GENETICS AND GENETIC IMPROVEMENT OF DISEASE RESISTANCE AND QUALITY TRAITS IN WATERMELON, BROCCOLI, AND LEAFY GREEN BRASSICAS
Location: Vegetable Research
Title: USVL-220, A Novel Watermelon Breeding Line
Submitted to: HortScience
Publication Type: Peer Reviewed Journal
Publication Acceptance Date: November 4, 2010
Publication Date: January 15, 2011
Citation: Levi, A., Thies, J.A., Simmons, A.M., Harrison Jr, H.F., Hassell, R., Keinath, A. USVL-220, A Novel Watermelon Breeding Line. HortScience. 46(1):135–138. 2011.
Interpretive Summary: Watermelon is a major vegetable crop with an annual farm production value of over $430 million. Because of many years of cultivation and selection for watermelon with desirable fruit qualities, many of the watermelon cultivars in North America have the same genetic background. As a result, they are susceptible to a large number of diseases and pests. In this study, we designed a breeding scheme to broaden the genetic base of watermelon cultivars by crossing them with a wild type watermelon that thrives in the deserts of North Africa, the Middle East, and southern and central Asia (Afghanistan). This desert watermelon is called Citrullus colocynthis, and is known to be drought resistant. It is also known to be resistant to whiteflies, spidermites, and viruses that cause serious damage to the watermelon crop. Our breeding experiments produced a new watermelon breeding line (USVL-220) that contain genes from the desert watermelon, and has desirable fruit qualities. This breeding line can be useful for plant breeders and seed companies in their efforts to develop watermelon cultivars that have broad genetic base and are resistant to diseases and pests.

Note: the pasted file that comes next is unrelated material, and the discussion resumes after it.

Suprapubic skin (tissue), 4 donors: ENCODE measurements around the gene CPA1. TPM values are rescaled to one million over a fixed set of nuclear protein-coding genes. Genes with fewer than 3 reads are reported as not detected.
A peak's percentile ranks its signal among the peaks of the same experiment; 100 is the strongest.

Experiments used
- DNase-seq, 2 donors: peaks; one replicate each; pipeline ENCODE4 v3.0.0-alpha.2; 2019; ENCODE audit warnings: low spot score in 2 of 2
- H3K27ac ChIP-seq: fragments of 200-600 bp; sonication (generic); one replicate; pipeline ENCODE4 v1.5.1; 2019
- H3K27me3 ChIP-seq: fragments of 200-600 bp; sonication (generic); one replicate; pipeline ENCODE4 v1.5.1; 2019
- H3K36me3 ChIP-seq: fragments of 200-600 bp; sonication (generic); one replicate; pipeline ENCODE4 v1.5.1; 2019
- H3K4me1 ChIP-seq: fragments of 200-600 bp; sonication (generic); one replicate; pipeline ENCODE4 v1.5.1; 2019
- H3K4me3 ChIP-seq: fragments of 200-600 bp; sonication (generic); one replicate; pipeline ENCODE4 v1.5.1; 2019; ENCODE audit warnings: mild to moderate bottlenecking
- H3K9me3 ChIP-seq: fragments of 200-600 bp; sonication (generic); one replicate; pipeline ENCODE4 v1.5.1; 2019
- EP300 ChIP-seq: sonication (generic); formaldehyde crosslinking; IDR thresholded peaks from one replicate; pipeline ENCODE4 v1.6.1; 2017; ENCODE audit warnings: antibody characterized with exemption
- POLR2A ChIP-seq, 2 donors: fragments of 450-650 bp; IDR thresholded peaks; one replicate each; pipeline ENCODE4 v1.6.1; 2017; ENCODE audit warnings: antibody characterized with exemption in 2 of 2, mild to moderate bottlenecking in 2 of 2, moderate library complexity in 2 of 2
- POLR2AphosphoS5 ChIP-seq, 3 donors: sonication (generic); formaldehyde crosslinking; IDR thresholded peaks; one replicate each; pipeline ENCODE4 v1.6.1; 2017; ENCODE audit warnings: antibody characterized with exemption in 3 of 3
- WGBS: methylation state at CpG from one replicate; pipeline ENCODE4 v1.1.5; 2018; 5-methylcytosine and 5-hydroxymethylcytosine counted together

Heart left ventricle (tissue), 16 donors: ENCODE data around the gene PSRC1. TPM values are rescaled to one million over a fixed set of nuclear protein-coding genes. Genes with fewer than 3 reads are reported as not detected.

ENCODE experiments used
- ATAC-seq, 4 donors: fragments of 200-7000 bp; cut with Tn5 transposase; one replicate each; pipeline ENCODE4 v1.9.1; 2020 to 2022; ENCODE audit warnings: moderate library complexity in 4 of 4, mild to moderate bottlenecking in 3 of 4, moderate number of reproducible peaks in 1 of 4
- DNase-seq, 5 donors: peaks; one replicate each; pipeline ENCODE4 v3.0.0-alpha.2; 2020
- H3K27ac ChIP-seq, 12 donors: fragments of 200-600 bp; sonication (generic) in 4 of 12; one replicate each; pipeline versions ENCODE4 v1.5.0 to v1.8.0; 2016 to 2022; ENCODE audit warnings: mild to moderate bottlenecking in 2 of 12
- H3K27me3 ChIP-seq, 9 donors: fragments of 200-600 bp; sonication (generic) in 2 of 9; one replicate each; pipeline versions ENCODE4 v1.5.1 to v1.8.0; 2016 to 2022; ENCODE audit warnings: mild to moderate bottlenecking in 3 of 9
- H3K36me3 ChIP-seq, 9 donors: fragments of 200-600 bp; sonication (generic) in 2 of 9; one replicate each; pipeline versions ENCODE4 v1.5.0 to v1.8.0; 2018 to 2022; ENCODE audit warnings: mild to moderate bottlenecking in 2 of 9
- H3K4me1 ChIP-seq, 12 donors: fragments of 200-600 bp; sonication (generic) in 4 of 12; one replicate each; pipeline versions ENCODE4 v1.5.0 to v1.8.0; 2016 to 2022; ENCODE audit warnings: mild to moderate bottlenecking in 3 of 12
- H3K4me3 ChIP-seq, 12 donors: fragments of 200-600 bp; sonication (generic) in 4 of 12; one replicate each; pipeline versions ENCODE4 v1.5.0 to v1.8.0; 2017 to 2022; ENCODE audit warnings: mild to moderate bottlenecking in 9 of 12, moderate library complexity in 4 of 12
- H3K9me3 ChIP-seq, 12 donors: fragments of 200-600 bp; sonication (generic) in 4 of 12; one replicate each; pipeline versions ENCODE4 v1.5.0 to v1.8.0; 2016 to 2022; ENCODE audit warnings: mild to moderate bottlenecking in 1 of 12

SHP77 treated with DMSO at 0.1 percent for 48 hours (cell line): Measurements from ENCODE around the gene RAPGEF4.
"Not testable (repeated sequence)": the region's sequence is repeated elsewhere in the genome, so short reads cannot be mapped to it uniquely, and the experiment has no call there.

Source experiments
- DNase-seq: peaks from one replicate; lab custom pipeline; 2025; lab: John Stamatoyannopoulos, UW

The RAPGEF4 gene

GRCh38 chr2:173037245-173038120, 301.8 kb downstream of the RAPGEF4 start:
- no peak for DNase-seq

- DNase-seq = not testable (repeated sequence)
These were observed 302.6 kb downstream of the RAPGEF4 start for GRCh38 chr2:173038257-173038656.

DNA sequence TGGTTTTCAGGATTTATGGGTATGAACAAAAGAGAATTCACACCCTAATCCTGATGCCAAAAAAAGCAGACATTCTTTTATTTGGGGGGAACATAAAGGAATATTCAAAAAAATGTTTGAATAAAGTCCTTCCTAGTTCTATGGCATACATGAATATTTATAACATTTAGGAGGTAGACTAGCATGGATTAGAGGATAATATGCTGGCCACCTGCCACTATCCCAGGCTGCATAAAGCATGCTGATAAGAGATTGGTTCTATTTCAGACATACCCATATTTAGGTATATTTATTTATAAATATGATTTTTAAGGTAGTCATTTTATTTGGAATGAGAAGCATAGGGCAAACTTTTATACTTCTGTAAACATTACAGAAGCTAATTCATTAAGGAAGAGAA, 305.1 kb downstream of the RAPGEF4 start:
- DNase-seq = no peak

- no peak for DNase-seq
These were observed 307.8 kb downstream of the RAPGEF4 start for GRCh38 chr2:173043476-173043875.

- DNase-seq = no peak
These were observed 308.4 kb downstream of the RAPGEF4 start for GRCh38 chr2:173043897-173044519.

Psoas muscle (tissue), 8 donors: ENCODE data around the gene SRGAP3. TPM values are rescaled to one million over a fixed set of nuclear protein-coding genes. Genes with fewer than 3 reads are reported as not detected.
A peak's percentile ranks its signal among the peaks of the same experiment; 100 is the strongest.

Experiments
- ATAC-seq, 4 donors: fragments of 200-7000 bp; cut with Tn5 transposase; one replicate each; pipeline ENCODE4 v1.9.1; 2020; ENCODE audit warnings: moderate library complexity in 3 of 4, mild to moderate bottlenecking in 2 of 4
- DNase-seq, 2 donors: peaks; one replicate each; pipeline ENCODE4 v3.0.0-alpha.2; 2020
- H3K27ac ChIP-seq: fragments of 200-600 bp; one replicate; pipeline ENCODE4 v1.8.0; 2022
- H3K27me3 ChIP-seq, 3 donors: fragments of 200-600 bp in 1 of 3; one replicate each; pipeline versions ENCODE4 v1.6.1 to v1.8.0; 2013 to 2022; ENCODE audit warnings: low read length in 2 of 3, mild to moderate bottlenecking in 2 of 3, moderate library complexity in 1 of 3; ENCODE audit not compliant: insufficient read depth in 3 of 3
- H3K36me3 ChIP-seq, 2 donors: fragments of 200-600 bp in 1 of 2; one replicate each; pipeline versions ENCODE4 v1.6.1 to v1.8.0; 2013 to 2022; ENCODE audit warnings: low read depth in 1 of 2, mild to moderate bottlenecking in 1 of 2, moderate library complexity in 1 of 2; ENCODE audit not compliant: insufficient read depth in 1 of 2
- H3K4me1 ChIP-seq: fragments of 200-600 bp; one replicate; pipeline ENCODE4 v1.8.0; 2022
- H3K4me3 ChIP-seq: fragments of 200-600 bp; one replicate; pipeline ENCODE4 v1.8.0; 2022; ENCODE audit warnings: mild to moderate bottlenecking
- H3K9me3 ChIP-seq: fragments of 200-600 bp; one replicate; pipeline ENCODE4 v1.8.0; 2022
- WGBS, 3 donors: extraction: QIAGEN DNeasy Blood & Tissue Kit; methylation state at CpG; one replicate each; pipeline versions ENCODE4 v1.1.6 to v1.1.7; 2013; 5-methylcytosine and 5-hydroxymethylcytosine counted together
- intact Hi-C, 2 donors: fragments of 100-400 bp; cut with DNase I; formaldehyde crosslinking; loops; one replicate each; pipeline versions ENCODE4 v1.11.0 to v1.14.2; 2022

A novel watermelon breeding line was developed at the USDA, ARS, U.S. Vegetable Laboratory, Charleston, South Carolina. This breeding line contains the nuclear genome of cultivated watermelon (Citrullus lanatus var. lanatus) and the chloroplast and mitochondrial genomic background of the desert species C. colocynthis. USVL-220 has elongated-oval shaped fruits with green dappled rind (rind thickness = 0.7-0.8”) (Fig. 2). In field trials (2008-2009), USVL-220 plants produced 1.8 large fruits (13.0-15.5” long and 6.7-7.9” width) per plant, comparable with Charleston Gray and Jubilee (1.8 and 2.0 large fruits per plant, respectively). The mature fruits have red flesh color with sweet flavor, and 8.5-11.0% solid soluble content. The flesh is firm with slightly crispy texture and does not exhibit hollow heart. Mature fruits are ready for harvest in mid-late season (76-78 days post planting). The fruit contains brown seeds (7.0 mm long and 4 mm width). USVL-220 is moderately susceptible to southern root-knot nematode (Meloidogyne incognita) with an average root gall index of 3.4 on a scale of 1.0 to 5.0, where 1.0 = no galls and 5.0 = greater than 80% of root system galled. USVL-220 may be useful for scientists and plant breeders interested in enhancing watermelon cultivars with cytoplasm (chloroplast and mitochondrial genomes) of wild watermelon species. This breeding line may be used for examining the effect of the desert species C. colocynthis cytoplasm on photosynthesis and respiration, on disease resistance in watermelon and possibly on yield. In breeding programs, USVL-220 should be used as a maternal parent to retain the C. colocynthis cytoplasm.